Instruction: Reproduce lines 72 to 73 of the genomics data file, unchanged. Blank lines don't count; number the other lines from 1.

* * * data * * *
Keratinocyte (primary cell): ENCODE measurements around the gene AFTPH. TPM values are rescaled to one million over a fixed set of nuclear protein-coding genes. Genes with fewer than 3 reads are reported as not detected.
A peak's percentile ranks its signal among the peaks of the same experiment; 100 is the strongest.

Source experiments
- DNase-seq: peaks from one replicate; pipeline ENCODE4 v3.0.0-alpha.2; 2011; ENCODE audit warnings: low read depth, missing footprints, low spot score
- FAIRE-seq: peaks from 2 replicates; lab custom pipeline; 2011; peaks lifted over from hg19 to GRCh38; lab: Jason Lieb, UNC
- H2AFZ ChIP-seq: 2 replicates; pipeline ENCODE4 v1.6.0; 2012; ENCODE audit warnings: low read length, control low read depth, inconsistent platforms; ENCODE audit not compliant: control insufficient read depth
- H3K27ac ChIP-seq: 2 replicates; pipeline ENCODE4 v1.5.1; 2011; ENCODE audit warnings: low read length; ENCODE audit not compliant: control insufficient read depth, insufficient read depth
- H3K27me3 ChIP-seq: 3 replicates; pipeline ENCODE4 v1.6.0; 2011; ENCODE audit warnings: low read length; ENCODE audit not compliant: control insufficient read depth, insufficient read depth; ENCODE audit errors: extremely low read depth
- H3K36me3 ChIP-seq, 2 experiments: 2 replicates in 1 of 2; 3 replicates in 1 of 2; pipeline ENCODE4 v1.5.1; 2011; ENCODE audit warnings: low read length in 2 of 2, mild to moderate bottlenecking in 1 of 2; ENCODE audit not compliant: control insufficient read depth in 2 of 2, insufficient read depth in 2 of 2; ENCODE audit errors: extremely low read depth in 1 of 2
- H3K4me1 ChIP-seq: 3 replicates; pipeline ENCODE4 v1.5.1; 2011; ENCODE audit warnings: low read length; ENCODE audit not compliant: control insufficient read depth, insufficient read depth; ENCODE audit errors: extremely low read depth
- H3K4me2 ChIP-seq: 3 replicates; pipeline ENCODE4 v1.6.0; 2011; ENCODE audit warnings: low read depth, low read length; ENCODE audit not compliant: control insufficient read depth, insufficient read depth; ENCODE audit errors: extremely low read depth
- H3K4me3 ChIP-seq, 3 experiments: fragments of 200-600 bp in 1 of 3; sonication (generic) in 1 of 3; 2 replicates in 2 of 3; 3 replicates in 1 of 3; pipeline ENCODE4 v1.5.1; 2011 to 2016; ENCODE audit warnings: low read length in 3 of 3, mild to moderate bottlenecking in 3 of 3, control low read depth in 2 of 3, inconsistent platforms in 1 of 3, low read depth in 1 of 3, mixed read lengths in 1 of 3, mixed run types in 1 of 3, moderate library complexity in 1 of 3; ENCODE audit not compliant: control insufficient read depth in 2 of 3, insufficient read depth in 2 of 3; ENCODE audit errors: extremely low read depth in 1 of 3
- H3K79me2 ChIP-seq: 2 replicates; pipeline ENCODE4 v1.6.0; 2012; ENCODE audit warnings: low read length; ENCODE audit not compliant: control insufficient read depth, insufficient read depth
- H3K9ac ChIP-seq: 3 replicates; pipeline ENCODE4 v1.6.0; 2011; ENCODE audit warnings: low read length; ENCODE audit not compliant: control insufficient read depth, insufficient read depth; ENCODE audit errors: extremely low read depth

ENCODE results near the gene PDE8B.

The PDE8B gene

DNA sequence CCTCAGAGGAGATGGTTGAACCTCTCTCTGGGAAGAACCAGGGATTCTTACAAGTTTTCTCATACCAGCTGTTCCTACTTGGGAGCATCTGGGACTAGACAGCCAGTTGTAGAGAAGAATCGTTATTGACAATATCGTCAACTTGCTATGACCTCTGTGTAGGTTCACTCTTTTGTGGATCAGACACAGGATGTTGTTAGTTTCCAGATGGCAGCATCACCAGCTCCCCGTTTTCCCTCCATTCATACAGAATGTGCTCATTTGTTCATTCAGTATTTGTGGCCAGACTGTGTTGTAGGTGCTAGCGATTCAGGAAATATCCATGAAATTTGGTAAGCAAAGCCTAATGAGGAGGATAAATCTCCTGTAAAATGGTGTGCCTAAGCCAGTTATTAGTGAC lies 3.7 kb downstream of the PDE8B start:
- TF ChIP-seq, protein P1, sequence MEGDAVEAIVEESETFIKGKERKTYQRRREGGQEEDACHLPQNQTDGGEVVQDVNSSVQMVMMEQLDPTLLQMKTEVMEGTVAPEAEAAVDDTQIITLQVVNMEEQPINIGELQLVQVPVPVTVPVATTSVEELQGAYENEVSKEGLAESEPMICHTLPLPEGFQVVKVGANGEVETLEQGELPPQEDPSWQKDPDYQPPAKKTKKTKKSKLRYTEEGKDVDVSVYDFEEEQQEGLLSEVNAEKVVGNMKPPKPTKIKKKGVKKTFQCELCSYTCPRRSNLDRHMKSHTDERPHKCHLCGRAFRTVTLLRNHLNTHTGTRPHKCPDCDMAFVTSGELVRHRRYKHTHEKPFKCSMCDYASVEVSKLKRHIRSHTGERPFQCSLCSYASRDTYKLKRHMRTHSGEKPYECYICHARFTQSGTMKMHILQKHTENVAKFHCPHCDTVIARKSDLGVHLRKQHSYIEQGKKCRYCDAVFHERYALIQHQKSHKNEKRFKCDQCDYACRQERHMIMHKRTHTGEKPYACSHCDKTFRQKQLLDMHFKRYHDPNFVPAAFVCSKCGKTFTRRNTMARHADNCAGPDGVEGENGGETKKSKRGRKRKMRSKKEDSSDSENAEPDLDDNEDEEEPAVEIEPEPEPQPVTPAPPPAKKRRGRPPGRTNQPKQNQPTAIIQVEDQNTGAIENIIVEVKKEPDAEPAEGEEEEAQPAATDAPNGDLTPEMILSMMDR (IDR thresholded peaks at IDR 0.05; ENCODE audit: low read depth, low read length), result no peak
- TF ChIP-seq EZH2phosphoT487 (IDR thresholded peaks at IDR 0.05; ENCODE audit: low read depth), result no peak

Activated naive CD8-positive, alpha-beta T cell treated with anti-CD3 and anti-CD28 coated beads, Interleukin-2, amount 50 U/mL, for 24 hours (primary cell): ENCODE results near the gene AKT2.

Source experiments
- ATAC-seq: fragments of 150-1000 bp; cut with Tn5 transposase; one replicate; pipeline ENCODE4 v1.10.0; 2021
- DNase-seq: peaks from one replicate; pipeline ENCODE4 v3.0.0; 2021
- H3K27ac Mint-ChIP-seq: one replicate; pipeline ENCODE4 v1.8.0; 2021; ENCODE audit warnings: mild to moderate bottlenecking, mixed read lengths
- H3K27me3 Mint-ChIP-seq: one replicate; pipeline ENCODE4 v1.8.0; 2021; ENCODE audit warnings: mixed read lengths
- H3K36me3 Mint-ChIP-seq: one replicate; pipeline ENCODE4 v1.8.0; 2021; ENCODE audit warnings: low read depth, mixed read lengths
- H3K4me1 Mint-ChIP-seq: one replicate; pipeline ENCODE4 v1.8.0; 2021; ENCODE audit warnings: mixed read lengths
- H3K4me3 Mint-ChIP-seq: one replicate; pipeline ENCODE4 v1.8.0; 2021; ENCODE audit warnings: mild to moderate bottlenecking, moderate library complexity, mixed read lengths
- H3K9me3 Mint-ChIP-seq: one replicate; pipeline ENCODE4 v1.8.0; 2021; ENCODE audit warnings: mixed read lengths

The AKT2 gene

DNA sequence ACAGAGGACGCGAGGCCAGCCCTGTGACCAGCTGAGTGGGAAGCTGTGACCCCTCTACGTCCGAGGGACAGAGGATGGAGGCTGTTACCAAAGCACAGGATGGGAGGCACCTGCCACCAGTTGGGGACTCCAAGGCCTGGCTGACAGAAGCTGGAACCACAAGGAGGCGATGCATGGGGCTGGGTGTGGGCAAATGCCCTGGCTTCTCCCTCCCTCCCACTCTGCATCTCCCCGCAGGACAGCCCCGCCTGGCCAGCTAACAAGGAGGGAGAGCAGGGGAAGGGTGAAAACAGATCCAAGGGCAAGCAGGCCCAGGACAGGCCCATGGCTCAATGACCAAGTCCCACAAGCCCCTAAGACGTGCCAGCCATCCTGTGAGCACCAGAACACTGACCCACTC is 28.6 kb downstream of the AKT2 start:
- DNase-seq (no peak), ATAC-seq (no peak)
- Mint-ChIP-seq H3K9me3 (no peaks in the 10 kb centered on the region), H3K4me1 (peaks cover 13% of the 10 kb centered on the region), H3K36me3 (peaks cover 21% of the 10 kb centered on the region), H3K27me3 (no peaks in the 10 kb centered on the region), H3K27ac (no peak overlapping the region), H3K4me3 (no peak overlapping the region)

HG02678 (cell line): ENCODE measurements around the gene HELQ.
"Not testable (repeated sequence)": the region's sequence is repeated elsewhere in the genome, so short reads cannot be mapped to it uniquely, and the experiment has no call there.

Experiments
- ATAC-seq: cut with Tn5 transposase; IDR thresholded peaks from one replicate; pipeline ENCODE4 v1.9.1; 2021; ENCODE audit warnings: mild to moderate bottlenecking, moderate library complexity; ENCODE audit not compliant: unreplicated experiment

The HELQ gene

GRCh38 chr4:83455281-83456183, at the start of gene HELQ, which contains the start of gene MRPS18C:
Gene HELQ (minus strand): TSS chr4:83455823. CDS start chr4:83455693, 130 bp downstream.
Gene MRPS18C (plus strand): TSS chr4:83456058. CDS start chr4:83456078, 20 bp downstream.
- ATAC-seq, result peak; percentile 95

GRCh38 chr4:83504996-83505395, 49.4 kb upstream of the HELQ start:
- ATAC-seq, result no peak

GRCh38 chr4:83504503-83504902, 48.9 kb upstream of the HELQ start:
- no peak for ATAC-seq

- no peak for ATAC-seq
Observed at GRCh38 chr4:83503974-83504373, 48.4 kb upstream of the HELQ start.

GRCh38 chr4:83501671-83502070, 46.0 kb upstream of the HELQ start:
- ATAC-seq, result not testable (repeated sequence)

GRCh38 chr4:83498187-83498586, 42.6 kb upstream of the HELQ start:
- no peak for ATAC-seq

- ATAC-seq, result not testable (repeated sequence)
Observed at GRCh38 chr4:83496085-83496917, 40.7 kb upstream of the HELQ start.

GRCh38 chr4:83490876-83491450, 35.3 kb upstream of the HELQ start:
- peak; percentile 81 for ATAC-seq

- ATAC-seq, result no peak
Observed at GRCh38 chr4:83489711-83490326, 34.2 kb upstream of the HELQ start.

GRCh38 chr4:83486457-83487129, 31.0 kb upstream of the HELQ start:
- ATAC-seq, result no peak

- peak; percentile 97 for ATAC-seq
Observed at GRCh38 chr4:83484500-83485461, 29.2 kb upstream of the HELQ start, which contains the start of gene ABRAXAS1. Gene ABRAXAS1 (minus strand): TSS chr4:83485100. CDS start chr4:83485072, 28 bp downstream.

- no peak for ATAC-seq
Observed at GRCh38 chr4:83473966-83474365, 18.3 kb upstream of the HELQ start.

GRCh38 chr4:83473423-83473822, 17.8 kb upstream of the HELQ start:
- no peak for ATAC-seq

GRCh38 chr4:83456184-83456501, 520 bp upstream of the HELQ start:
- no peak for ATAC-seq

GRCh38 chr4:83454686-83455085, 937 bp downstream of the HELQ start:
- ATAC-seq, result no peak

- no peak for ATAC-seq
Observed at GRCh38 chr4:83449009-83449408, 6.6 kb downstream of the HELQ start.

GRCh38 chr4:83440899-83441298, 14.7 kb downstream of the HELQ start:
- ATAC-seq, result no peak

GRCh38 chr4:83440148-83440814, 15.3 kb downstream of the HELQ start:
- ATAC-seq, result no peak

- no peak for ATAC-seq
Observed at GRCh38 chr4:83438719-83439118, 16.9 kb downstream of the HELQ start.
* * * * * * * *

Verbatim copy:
Observed at GRCh38 chr4:83449009-83449408, 6.6 kb downstream of the HELQ start.

GRCh38 chr4:83440899-83441298, 14.7 kb downstream of the HELQ start: